ES Cell-Specific miRNAs Enhance Induced Pluripotency
Study reported in Nature Biotechnology avoided the use of one transcription factor that is an oncogene.!--h2>
A University of California, San Francisco (UCSF) team reports that miRNAs specific to embryonic stem cells promote the production of induced pluripotent stem (iPS) cells in mice. With the miRNAs, they utilized three instead of the usually used four transcription factors.
Previous methods typically used DNA that encodes four transcription factors: oct4, klf4, c-myc, and Sox2. The first three, however, are oncogenes. In the current study, the scientists wanted to eliminate the use of c-myc.
They induced pluripotency using a combination of infection and transfection. The infection involved introducing three viruses, each containing either oct4, klf4, or Sox2. The transfection involved a process in which miRNAs were mixed with a lipid, allowing them to pass through the cell membrane.
By labeling the fibroblast cells, they showed that the treated cells could be incorporated into a mouse embryo and that they went on to become every cell type in the adult animal, including germline cells that would produce the next generation of mice.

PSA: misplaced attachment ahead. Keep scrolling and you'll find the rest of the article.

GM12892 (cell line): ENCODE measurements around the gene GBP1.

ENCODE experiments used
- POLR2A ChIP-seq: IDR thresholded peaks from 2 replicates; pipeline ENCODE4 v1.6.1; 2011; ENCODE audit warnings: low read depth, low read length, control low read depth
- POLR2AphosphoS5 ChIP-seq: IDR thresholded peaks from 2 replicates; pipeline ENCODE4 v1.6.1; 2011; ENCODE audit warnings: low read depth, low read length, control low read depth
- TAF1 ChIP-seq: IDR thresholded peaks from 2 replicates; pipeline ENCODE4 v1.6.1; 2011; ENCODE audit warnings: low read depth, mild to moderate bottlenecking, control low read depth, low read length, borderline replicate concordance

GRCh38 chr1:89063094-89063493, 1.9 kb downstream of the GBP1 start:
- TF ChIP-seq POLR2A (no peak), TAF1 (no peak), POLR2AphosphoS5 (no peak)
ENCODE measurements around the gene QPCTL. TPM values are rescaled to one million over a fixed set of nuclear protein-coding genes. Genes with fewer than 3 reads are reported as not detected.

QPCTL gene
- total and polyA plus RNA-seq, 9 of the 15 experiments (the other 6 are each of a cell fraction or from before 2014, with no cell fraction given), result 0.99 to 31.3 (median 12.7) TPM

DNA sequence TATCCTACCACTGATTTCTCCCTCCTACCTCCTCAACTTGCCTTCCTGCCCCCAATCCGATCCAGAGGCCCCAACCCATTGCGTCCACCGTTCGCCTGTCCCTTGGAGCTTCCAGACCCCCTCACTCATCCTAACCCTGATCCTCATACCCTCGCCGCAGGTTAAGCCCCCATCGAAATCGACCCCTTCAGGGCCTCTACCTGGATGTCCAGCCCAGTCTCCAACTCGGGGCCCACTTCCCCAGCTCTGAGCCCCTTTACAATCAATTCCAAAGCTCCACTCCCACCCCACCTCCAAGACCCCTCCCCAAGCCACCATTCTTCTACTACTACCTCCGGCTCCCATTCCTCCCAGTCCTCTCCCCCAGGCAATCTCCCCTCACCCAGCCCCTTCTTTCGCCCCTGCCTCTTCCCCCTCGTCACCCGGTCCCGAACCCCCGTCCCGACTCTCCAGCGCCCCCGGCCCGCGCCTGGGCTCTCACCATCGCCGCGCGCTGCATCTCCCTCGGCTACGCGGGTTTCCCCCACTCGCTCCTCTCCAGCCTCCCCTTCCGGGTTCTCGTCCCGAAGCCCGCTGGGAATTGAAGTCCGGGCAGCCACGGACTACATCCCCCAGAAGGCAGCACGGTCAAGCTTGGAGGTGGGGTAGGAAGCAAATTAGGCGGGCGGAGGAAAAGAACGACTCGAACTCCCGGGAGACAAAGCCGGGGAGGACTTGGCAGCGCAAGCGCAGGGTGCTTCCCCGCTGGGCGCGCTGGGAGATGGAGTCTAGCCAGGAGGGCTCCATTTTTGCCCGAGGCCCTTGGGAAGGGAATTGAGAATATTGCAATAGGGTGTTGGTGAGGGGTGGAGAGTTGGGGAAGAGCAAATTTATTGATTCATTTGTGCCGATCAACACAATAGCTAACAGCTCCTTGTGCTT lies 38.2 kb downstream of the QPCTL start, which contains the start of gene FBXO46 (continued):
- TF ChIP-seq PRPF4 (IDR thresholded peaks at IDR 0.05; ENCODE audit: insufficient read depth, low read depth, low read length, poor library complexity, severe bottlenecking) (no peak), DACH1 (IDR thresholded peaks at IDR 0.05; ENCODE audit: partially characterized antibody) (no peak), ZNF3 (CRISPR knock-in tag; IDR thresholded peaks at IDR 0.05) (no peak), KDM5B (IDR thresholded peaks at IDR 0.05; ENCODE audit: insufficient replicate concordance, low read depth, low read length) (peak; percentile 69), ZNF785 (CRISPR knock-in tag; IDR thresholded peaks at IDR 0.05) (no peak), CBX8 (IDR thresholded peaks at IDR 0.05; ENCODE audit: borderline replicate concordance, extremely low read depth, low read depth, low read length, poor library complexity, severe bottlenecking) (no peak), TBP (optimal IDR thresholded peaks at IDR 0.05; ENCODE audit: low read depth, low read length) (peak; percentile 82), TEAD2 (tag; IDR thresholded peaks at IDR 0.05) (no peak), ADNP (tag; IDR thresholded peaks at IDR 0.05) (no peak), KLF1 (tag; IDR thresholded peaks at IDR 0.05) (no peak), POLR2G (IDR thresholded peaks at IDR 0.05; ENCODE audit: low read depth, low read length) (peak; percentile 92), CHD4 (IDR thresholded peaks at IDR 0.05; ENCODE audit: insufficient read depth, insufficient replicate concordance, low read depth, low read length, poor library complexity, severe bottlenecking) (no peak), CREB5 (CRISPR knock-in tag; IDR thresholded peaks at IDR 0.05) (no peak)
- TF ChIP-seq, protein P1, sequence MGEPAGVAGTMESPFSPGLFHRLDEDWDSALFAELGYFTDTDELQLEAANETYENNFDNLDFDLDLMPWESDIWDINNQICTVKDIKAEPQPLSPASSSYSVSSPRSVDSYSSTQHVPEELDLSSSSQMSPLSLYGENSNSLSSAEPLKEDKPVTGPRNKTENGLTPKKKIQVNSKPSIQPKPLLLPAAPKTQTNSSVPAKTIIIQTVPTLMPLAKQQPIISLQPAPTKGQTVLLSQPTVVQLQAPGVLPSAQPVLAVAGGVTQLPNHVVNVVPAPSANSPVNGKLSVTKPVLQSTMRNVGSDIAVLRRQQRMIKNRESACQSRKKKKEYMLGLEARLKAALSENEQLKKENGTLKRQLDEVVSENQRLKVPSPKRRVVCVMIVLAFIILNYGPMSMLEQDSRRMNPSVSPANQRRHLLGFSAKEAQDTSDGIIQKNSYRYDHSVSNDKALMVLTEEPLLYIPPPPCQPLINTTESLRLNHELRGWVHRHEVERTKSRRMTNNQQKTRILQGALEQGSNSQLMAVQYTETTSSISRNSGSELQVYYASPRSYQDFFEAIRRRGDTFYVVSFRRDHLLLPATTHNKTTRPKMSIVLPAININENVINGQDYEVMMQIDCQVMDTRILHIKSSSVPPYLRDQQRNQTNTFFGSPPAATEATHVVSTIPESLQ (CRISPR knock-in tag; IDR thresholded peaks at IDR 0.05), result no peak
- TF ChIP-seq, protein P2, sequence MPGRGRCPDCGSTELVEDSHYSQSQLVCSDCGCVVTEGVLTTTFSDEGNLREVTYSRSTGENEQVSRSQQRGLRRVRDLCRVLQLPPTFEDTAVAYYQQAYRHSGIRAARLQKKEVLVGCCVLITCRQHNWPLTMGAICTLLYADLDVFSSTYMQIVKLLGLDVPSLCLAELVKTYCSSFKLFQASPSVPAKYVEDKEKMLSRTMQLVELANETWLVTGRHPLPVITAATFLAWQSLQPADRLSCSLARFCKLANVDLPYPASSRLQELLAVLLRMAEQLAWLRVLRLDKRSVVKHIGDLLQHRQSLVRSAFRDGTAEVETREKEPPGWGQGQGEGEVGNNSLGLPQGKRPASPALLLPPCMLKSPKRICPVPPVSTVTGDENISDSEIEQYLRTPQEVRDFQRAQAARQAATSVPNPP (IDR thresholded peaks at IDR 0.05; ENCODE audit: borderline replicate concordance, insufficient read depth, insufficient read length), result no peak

The miRNAs miR-291-3p, miR-294, and miR-295 increased the efficiency of reprogramming by oct4, sox2 and klf4 but not by these factors plus cMyc, the researchers say. C-myc binds the promoter of the miRNAs, suggesting that they are downstream effectors of c-myc during reprogramming. Unlike c-myc, however, the miRNAs induced a homogeneous population of iPS cell colonies.
The UCSF group is currently working on replacing all four transcription factors with miRNAs. They are also trying to understand the mechanism by which these small molecules are able to induce pluripotency. The team will also be looking to determine which miRNAs might be able to turn adult cells directly into particular adult cell types, bypassing the embryonic stem cell-like stage altogether.
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